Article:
An essay adapted from the forthcoming The Dead Yard: A Story of Modern Jamaica.
One of the great books to have come out of the Jamaican–British encounter is Journey to an Illusion: The West Indian in Britain, by Donald Hinds. Published in London in 1966, it sympathetically conveys the plight of Jamaicans who, lost amid alien signs in Britain, tried to settle and earn a crust. The book is made up of a series of interviews with Jamaican (and other West Indian) migrants in Britain, interspersed with social commentary. The author is described on the dust jacket as a “Jamaican-born journalist and former London bus conductor.”
A recurring theme in the book is Hinds’s discovery that Britain was not only unmindful of the Commonwealth but disinclined to help Jamaicans. After World War II, Italians in Britain who sold ice cream and confectionery were made to feel more welcome, despite having fought on Hitler’s side in the conflict. The antipathy was especially galling to Donald Hinds, who as a teenager in Jamaica had read Dickens and Wordsworth, and watched endless genteel films—“tea party movies”—from the Gainsborough Studios. But for all his immersion in British culture, Hinds was, he recalled, “Struck dumb” on his arrival in Britain in 1955.
I met Hinds in a café in Eltham, south London, in 2006. He was looking relaxed in a pair of trainers and a tracksuit. His wife was a retired Jamaican nurse who had trained at the Victoria Jubilee Hospital in Kingston. Hinds spoke of his days on the London buses with nostalgia, even amazement. At London Transport’s Brixton garage his driver, a Woodbine-smoking World War I veteran, was happy to have a Jamaican on board. “I fought alongside a lot of coloreds in the trenches,” he would say.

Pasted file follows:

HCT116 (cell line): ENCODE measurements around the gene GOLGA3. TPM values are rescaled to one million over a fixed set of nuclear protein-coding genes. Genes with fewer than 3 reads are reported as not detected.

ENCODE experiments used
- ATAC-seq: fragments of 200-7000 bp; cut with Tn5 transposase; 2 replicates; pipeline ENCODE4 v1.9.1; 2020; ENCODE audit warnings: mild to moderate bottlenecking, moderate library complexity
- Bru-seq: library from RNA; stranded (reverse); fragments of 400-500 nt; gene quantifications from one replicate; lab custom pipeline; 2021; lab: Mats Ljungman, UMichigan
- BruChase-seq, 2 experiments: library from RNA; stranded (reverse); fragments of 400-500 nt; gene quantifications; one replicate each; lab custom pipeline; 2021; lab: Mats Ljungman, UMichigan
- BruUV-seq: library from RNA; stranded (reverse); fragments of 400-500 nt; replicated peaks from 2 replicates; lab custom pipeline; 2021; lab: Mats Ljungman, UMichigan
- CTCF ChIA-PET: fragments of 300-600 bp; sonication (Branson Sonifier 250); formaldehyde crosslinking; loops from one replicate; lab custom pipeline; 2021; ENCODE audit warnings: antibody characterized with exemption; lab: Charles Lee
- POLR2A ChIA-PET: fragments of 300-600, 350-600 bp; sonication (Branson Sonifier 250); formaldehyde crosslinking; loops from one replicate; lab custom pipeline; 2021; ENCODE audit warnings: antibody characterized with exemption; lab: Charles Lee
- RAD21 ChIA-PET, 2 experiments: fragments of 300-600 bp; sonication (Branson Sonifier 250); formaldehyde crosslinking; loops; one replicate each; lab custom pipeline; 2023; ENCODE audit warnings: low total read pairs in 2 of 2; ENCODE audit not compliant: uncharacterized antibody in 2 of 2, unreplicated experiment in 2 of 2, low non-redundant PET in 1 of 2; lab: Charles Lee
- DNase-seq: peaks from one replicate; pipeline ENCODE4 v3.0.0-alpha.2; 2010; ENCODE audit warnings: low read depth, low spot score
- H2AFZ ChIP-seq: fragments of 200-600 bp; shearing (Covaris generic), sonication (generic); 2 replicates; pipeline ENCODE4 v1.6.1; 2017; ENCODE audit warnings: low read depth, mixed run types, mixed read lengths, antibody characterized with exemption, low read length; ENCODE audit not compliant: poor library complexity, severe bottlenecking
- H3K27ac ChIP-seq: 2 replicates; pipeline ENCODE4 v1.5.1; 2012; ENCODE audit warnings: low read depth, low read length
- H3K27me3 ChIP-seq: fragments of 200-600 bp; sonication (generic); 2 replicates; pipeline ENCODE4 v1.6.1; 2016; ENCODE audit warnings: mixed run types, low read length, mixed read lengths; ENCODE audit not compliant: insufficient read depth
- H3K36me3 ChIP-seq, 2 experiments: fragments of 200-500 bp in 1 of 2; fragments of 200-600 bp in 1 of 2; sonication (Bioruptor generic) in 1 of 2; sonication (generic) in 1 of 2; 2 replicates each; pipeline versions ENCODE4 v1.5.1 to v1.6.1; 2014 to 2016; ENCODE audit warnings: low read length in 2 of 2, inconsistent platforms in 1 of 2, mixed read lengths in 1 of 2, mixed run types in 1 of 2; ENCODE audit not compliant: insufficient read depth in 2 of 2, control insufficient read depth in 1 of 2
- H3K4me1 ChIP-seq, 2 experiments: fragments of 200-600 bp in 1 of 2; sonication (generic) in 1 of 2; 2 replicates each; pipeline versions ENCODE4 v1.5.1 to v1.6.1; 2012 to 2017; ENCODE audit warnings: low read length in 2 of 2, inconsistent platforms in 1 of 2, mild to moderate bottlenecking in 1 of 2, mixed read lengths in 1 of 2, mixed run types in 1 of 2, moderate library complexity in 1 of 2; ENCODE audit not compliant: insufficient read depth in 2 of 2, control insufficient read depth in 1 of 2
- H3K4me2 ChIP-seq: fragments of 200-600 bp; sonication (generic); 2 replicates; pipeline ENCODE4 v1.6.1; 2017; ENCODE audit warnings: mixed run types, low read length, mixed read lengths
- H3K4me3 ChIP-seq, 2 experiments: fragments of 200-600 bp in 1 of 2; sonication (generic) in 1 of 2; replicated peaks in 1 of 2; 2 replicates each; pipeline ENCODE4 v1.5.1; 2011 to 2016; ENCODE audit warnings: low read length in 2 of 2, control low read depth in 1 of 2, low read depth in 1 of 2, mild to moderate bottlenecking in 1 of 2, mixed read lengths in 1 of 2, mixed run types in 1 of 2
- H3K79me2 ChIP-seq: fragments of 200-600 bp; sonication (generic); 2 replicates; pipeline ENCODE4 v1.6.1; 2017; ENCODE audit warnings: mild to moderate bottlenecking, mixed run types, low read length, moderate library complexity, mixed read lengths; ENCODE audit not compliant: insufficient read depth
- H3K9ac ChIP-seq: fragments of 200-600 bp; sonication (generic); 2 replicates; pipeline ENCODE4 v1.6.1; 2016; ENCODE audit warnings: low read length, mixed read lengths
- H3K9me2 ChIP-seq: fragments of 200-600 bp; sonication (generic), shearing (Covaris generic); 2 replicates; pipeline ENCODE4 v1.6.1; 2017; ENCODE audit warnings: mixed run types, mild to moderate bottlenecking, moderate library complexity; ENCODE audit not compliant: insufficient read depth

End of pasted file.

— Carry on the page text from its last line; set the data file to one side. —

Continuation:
Jamaicans were not numerous in 1950s London, and an entire week could go by on the double-deckers without Hinds seeing another black face. Passengers, astonished to encounter a black “clippie” (bus conductor), asked him if they could pat his hair for “good luck.” After the civil rights movement asserted itself in America, Hinds came to resent such curiosity. Yet London Transport played its role, he now believes, in breaking down race prejudice in postwar Britain; the buses provided the British public with an opportunity to encounter West Indians for the first time and even (heavens!) talk to them. However, the sense of camaraderie did not last.
The race “disturbances” of 1958 dramatically altered the way Donald Hinds looked at Britain. Tensions erupted first in Nottingham, then, more grievously, in west London. White youths (“Teddy Boys” to the press) went out to beat up West Indians in Shepherd’s Bush and the area then known as Notting Dale between the factories of Wood Lane and the newly claimed middle-class streets of Notting Hill Gate. Oswald Mosley’s Union Movement and other “Keep Britain White” parties were rallying working-class youths to go out “nigger hunting.” So began four days of the worst rioting the United Kingdom had ever seen.
The Times, in a now celebrated editorial of September 4, 1958, “A Family of Nations,” announced: “The time has come to admit that there is a coloured problem in our midst.” The following year, on the night of May 17, 1959, a 32-year-old black carpenter from Antigua, Kelso Cochrane, was fatally stabbed under a railway bridge. His killers have still not been found.
Cochrane’s burial in Kensal Green Cemetery was attended by more than 1,000 mourners, black and white. The show of white support did little to prevent the notion, fast growing among Jamaicans, that the mother country was not so welcoming. As Hinds put it to me: “After Cochrane’s death we had to rethink everything; we had to revise our faith in the Union Jack.”